Understanding LDS Doctrine, Commandments, Policies and Fences

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Hi, I’m Hannah and this is Firm Foundations.
Thanks for watching. In this series we are learning how to separate the facts from the
fiction in LDS history and doctrine. Today we’re going to talk about commandments
and doctrine vs. policies and fences. What’s the difference and why are those differences
important? So, Commandments and doctrine. Are they the
same? Kind of. Commandments are like a subset of doctrine. Doctrines are truths from God,
and commandments are truths that we should live by or obey. For example, when Christ
was on the earth, he emphasized 2 great commandments, to love God and to love thy neighbor. All
other commandments that he had previously given fall into one of those two categories.
To the ancient Israelites God revealed a set of sacrifices to teach mercy and redemption.
During his mortal ministry, Christ fulfilled the law of sacrifice, instituted the sacrament
and commanded his followers to partake of it in remembrance of his sacrifice. Changes in doctrine are exceedingly rare,
because doctrine is the fundamental truths that form God’s laws and the laws of Heaven
do not change. But what we know about them, and how far we have progressed towards them,
does change, and as we are ready to receive more knowledge, more doctrine is revealed. For example, during The Restoration, when
Joseph Smith first formed The Church of Jesus Christ of Latter-day Saints, many doctrines
that had been lost over time were restored. These doctrines included forming a quorum
of 12 apostles, having one prophet to preside over the church on earth, and how to perform
priesthood work. New doctrines were also introduced, including ordinances for both the living and
the dead. Doctrine is revealed only to the current prophet.
Because humans are fallible, it may take a little while for us to fully comprehend and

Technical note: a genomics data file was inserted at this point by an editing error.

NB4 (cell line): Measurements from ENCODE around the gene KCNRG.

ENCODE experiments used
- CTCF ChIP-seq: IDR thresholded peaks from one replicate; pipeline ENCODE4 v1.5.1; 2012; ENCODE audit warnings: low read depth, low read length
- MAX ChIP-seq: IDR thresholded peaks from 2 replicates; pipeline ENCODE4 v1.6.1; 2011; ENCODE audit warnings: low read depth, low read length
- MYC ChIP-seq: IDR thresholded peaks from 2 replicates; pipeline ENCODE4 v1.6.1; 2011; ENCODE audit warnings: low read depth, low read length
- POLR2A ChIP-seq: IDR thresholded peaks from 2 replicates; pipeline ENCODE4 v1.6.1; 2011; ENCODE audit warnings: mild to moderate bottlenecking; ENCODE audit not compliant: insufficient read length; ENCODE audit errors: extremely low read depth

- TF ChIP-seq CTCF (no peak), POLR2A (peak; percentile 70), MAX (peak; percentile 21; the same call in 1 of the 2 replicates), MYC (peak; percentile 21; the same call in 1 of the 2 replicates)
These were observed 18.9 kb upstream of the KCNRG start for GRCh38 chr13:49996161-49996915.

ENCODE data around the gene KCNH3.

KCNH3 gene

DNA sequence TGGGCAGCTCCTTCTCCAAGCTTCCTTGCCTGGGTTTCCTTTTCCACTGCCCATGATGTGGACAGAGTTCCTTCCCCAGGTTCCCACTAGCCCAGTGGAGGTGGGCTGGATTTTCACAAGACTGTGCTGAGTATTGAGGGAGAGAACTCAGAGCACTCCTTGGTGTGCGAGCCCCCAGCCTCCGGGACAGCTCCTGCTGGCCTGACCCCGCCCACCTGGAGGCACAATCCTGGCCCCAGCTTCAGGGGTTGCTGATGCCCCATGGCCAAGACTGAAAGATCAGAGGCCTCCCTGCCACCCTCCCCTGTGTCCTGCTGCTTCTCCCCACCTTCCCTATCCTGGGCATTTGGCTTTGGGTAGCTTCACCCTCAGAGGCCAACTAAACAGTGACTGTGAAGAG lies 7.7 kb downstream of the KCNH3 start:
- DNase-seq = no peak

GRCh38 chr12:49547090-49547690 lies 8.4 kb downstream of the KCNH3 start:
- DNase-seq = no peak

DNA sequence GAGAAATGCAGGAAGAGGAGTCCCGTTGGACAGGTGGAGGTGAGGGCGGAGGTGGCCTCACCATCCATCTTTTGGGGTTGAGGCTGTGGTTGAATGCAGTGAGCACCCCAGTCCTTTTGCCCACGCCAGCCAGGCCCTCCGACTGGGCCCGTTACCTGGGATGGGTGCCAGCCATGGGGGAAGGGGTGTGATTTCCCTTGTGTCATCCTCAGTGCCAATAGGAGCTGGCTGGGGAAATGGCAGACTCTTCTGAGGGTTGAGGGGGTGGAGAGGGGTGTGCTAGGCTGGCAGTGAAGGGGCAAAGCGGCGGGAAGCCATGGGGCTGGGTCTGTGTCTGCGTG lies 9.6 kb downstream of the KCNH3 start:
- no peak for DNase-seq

act upon revealed doctrine correctly. God, knowing we are not perfect, also allows us
to use crutches or things we are familiar with as we comprehend and implement doctrine.
This may be a reason Joseph Smith became a mason before introducing temple practices.
Learning about Masonic rituals may have helped him implement a divine rituals and promises
with proper authority and keys. To help clarify what counts as doctrine, the
LDS Church release a statement titled, “Approaching Mormon Doctrine.” This is a useful resource.
It says that all doctrines are true but some are much more important than others. The doctrine
that Christ was born, atoned for our sins, died, and rose again so that we may repent
and live with God is the most important doctrine. The two great commandments, love God and Love
thy neighbor, are also very important doctrines. A medium (so to speak) doctrine would be something
like The Word of Wisdom, which is a doctrine or truth from God, and is important to implement
in our lives, however, it is not as central as the Savior’s Atonement. A lesser, or
unimportant doctrine is something like the location of The Garden of Eden, because, it
has no impact on our ability to regain God’s presence. Core doctrines remain constant, even when
related commandments change. For example animal sacrifices have been superseded by the sacrament,
both of which remind us of the Atonement of Christ. Just like with revelation, when we
study doctrine, the newest is truest. And we must also evaluate ourselves to be sure
we are living the most important doctrines earnestly and not focusing on lesser or irrelevant
bits of scripture. D&C 43 distinguishes between doctrine, commandments,
and teachings. When we watch General Conference or attend other church meetings, we primarily
experience teachings. Teachings are not equivalent to doctrine or commandments. Teachings tell
us how to act on doctrines and commandments. These talks have been prayerfully prepared